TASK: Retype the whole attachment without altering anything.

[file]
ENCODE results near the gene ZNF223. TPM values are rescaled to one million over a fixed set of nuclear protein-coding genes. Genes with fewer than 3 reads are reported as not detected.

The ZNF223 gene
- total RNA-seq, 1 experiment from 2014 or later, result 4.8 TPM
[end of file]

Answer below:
ENCODE results near the gene ZNF223. TPM values are rescaled to one million over a fixed set of nuclear protein-coding genes. Genes with fewer than 3 reads are reported as not detected.

The ZNF223 gene
- total RNA-seq, 1 experiment from 2014 or later, result 4.8 TPM